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UK roundup: GMP revision costs ‘could outweigh benefits’

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Calculating and administering changes to defined benefit (DB) schemes as a result of this month’s ruling on guaranteed minimum pensions (GMPs) could cost schemes more than any additional payments to members, according to JLT Employee Benefits.

The UK’s high court ruled last week that GMPs – adjustments made to compensate some DB scheme members for changes to the state pension – were in breach of gender discrimination laws as they paid men and women at different ages. As a result, pension funds must recalculate benefits accrued between 1990 and 1997.

Last week estimates for the cost of the changes ranged from £15bn (€17bn) to £20bn, but Charles Cowling, chief actuary at JLT Employee Benefits, said company profits could be hit with costs as high as £32bn in total, depending on how the costs are reported on company balance sheets.

“The calculations are fiendishly complicated and could incur huge additional costs and resources,” Cowling said. “Indeed, for many pension scheme members, the cost of doing the calculations alone could be much greater than the cost of the additional benefits that may be awarded.”

He continued: “We argue that as this Lloyds Banking Group case only confirmed what was already a legal requirement, nothing has changed – other than we now know how the courts want us to do the calculations. This cost should therefore go through company accounts as an ‘actuarial loss’.

“But the major audit firms may think differently – they are currently discussing the options and hoping to come to a consensus view on their preferred accounting treatment.”

Cowling claimed that, if auditors applied the cost to profit and loss statements rather than actuarial losses, “it could see £6bn wiped off the government’s anticipated corporation tax receipts”.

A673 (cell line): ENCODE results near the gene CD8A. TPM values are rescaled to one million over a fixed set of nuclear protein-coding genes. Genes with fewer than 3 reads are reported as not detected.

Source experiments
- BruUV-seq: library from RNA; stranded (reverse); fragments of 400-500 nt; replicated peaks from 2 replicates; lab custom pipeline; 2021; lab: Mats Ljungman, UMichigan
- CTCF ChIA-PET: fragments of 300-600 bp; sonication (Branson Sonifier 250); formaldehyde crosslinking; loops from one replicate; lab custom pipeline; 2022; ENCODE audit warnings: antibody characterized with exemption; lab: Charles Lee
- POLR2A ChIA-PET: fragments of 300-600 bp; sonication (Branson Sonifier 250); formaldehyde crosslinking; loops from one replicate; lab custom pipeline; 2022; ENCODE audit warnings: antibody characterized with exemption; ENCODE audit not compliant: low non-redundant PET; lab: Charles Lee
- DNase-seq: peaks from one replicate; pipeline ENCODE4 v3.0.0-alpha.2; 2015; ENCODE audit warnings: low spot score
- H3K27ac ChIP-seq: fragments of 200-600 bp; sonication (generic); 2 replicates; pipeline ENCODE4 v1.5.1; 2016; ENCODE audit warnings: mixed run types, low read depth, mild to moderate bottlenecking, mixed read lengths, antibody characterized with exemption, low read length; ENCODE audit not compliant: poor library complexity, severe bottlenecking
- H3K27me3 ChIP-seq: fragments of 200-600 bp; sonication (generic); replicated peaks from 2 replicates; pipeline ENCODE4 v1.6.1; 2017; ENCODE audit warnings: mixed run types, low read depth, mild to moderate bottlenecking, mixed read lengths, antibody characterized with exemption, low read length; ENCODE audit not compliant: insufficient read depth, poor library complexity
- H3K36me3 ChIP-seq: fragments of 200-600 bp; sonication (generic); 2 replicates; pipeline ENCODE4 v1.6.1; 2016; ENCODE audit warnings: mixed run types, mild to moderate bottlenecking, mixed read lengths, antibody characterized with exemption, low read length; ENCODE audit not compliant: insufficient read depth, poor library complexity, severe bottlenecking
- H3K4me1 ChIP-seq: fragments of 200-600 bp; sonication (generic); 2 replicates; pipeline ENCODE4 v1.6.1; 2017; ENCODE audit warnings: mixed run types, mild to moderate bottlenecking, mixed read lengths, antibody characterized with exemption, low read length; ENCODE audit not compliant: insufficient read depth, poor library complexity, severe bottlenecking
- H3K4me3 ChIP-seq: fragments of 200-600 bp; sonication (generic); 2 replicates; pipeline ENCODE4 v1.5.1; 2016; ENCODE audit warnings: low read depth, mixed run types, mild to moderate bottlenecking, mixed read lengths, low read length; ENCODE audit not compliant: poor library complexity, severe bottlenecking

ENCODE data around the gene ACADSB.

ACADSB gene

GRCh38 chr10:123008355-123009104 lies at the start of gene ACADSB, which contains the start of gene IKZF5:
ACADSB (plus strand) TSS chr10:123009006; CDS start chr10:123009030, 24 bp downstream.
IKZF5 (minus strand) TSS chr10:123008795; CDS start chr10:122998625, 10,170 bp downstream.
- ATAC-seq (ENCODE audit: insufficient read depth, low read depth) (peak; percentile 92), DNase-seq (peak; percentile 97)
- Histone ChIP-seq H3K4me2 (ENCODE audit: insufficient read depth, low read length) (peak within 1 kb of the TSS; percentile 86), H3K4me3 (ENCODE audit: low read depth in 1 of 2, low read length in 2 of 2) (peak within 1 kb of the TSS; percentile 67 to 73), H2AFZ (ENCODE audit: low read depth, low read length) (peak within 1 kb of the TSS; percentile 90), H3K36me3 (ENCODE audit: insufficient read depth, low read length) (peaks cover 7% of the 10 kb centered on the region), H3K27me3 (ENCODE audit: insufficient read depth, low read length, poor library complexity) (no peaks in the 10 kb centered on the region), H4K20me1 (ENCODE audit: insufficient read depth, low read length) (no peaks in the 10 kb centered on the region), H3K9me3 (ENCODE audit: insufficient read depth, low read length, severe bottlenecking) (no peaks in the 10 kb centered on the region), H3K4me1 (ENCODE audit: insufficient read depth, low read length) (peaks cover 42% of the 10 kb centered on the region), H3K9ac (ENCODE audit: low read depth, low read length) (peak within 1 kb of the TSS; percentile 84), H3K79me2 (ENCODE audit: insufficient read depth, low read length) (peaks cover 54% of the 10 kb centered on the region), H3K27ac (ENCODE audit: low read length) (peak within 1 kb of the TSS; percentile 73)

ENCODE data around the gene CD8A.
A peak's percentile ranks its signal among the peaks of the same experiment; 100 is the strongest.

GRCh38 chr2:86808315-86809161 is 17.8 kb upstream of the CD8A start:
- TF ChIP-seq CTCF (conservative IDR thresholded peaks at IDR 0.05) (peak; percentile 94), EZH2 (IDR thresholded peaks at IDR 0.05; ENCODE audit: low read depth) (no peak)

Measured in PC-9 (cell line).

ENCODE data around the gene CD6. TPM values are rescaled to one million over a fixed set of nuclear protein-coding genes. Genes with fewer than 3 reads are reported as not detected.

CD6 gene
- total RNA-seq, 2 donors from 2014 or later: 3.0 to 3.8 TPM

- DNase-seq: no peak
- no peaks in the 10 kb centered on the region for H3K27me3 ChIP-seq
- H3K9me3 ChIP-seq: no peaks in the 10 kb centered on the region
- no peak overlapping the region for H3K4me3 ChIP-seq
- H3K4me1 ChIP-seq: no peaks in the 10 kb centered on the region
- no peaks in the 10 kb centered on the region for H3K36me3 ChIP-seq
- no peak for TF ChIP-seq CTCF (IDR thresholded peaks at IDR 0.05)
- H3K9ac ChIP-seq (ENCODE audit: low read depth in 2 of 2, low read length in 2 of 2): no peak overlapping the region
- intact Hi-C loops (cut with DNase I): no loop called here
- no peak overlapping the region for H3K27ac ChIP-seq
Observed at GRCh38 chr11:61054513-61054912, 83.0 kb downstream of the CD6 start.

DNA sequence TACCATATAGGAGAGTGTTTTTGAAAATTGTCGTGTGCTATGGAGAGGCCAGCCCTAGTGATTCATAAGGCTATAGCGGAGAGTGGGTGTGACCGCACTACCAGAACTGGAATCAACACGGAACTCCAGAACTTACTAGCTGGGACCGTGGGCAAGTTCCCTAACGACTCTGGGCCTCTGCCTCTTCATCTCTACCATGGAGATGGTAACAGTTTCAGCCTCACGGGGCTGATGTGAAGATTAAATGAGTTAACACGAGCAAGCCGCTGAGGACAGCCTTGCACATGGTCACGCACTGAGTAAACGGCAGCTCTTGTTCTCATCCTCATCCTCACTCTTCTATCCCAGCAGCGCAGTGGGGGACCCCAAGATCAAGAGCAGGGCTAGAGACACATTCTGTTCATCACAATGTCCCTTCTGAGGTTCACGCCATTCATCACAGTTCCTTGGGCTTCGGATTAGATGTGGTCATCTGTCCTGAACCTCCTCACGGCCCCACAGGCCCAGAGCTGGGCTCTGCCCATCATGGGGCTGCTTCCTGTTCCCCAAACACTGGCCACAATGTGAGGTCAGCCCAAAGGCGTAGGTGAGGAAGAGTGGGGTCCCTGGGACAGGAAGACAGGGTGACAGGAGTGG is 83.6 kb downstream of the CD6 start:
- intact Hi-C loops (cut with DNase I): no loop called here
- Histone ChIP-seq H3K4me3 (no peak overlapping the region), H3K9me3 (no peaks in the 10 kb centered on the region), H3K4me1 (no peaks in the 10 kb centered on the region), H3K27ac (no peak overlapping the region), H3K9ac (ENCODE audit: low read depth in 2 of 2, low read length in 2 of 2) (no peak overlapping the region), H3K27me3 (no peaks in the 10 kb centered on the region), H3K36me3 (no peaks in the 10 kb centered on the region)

University staff to vote on strike action

Staff at the University of Manchester are to strike over plans to shift the pension scheme for cleaners, caterers, administrators and security staff to a ‘career average’ plan, according to their union.

The university also plans to close the DB scheme to new members and roll out a defined contribution (DC) plan.

The Silver Jubilee Bridge in Manchester

Credit: Kevan Craft

The Silver Jubilee Bridge in Manchester

Unison, the UK’s biggest union, claimed in a statement that existing staff earning £22,000 could lose out on more than £1,000 a year in retirement income.

The union said 89% of members who voted in a recent “consultative” ballot opted in favour of strike action. A formal vote was scheduled for today with the strikes slated for next month.

Under a career average DB plan, members’ annual benefit is based on their average yearly salary and length of service, rather than the wage they earned when they left the scheme or retired.

The University of Manchester pension scheme is separate to the main national higher education fund, the Universities Superannuation Scheme. Lecturers and teaching staff staged walkouts earlier this year to protest against proposals to shift entirely to a DC arrangement.

Smaller companies open to master trust switching

More than half of small and medium-sized businesses have switched their auto-enrolment pension provider less than five years since pension provision was made mandatory for them in the UK, according to a survey.

DC master trust Welplan Pensions polled 500 senior staff at smaller companies and reported that 54% had changed their provider since their original staging date.

In addition, 49% said they planned to switch provider in the future, with 20% of those questioned saying they would do so in the next six months before the next mandatory contribution increase.

Two in five respondents cited value for money as a reason for switching, while more than a third cited investment performance and ease of transacting. Customer service, investment choice and communication quality were also cited.

Companies with less than 250 staff have been required to automatically enrol them into a workplace pension scheme since 1 April 2014.

Bruce Kirton, chief executive of Welplan, said: “There has been huge focus by master trust providers on cost at the expense of value. This research blows that assumption out of the water: people also want good investment performance and robust systems that streamline administrative challenges.

“Smaller business owners are savvy and well-advised. They know what to look for in their auto-enrolment provider and how to get their needs met. Everyone in the pensions industry should now see switching as the norm. Employers want the best for their employees – and that’s exactly how it should be.”

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